Vannucchi jewellery not only loves working with different woods because of their visual aesthetics, but also because of the deeper, more unique qualities that differentiate them from one another. For some, these materials hold real spiritual and symbolic meaning, which I think gives this material a whole new purpose and value. As part of my series of blogs discussing the materials used in my work I also consider what these woods might mean to you the wearer.

In my previous blog I discussed the mighty Oak, the king of trees and partner to this majestic British queen of trees, the Beech. This is a historic tree which will have seen the passing of centuries, living often up to 400 years. This beauty is native to much of Europe and it provides shelter and protection under its canopy of lush greenery. Beeches are recognisable by their smooth, grey bark, sprawling branches and sweet, edible nuts. The giving nature of this species only adds to its identity as a nurturing and protective tree. They can usually be found in temperate climates with well drained soils. Here in the UK the Beech is most commonly found in the south east where the soil is more likely to include limestone, chalk and light loams.


Looking up the length of a Beech tree. Bright green leaves.

Photo by Taichi Nakamura



Growing up to 160 ft tall these trees are part of the fagus genus species. Beech trees (Fagus) are members of the Fagaceae family. This family includes sweet chestnuts and of course its partnering tree the oak. 

The European, American and Asian Beech are all valuable sources of hardwood, traditionally used in flooring, furniture and toy making and musical instruments, due to its easy to carve, but strong and malleable qualities. It is believed that some of the earliest books and writing tools were created using tightly bound leaves and thin strips of Beech wood.

Over the centuries, beech trees have largely been associated with femininity due to their protective and nurturing qualities giving shade and food to humans and animals alike. It has acquired many meanings that are both religious and mythological. Slivers of beech were once carried as a talisman to bring good luck and increase creative energy and wisdom to learn. Knowledge, wisdom and femine strength are key symbolic qualities given to this wood.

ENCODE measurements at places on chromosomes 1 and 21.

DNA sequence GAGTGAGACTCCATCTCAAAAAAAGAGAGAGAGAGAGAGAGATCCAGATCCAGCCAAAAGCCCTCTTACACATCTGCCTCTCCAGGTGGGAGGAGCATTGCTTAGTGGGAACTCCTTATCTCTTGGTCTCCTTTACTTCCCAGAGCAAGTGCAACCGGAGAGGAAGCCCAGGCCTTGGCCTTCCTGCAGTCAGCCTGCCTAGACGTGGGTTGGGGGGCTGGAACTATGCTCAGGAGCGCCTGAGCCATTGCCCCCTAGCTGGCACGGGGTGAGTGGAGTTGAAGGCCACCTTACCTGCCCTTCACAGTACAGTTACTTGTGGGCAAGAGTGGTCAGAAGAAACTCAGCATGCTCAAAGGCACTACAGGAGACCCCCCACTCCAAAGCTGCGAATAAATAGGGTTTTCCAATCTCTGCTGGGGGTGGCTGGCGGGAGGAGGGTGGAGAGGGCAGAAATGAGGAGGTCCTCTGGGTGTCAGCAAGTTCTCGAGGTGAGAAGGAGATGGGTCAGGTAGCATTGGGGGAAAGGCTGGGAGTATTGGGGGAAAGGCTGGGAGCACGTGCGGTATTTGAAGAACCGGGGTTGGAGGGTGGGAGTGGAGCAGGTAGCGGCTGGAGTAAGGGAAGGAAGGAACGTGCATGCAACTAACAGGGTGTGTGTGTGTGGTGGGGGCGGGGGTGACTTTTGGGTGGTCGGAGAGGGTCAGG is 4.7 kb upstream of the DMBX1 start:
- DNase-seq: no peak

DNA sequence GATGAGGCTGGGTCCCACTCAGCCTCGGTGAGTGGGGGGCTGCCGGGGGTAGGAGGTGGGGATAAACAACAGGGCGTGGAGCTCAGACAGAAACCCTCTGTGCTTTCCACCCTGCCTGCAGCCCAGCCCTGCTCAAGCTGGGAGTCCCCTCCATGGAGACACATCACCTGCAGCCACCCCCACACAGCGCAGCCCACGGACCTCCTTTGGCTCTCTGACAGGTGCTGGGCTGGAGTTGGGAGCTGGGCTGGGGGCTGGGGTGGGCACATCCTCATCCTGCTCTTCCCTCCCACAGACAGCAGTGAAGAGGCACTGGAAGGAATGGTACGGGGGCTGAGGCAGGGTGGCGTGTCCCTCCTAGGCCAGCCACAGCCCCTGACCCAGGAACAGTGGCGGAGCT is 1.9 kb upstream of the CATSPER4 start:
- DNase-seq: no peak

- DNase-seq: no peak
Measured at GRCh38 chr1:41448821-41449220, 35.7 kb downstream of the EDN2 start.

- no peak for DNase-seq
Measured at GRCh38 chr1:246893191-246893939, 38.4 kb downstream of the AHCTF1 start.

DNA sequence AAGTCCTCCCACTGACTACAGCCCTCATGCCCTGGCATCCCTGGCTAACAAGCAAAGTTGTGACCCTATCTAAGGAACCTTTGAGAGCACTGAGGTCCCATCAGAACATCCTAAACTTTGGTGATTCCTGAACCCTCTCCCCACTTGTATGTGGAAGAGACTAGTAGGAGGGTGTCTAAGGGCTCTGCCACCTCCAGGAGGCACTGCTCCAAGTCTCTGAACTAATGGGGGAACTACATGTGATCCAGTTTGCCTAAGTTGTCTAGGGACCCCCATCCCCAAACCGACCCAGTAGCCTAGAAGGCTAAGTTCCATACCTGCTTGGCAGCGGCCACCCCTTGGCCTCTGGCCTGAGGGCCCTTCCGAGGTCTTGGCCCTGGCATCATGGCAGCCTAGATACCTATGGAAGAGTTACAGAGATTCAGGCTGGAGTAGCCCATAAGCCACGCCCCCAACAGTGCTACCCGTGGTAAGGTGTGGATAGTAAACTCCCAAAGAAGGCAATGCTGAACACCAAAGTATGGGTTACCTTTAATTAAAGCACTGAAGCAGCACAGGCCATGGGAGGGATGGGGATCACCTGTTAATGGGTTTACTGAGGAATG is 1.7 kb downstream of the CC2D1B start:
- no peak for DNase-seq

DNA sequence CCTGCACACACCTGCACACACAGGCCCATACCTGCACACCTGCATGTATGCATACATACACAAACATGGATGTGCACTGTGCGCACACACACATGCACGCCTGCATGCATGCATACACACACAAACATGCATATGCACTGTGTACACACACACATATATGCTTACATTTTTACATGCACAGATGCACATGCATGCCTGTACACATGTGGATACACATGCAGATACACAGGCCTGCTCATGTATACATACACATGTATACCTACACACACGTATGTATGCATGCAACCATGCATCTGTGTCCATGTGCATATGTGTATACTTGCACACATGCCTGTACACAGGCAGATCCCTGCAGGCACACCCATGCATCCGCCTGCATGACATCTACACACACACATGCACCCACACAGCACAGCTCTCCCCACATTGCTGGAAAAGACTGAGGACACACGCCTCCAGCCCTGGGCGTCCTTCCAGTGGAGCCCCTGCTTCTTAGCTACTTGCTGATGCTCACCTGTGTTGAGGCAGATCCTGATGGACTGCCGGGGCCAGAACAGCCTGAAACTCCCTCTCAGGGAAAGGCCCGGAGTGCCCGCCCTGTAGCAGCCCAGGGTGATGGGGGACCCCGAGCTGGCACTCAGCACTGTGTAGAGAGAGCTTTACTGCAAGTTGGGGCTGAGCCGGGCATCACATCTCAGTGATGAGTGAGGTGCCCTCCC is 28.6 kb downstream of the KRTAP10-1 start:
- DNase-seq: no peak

It has been believed by some, that a beech forest has been the inspiration for many a cathedral, with its mystical peace, power and glittering green light shimmering through the expansive canopies. I know that when I find myself in the middle of the woods, surrounded by these splendid trees, I feel deep calm and my mind clears. In fact I often do my best creative thinking during and after one of these walks.


Ethereal Sunlight shining through a Beech tree forest.

Photo by Michael Held

In my work I have used spalted beech, which brings a whole other quality to this lovely wood. A much desired effect caused through decay of the wood which provides a natural detailing that is visually very striking. The beauty of working with wood that has spalted also means that every cut is unique in appearance, so as a piece of jewellery this means the wearer has complete individuality and style. What often makes an item more expensive with this choice of wood is that it may have been work hardened due to spalting, or will have been coupled with a more expensive material to stabilise it. 

In conclusion, when considering the meaning of this wood coupled with its beautiful appearance, I believe that it makes for the perfect choice of material when developing my jewellery. It brings so much value to a gift/piece of jewellery for you and your loved ones beyond that of the actual material costs. 

I think that it’s truly something special to know that the material itself holds so much history and you the wearer get to carry a part of that around with you.

Also as a final thought, if you are about to get married or it’s coming up to your fifth wedding anniversary and you are considering something unique for your partner, why not consider something made of Beech to tell that special someone that they’re your queen. 

Next up in my series of blogs will be the gorgeous Walnut, which I also use a lot of in my work, so pop by next month for more on this stunning wood, its value, its variations and its hidden meanings.

FRIDAY 3RD March 2023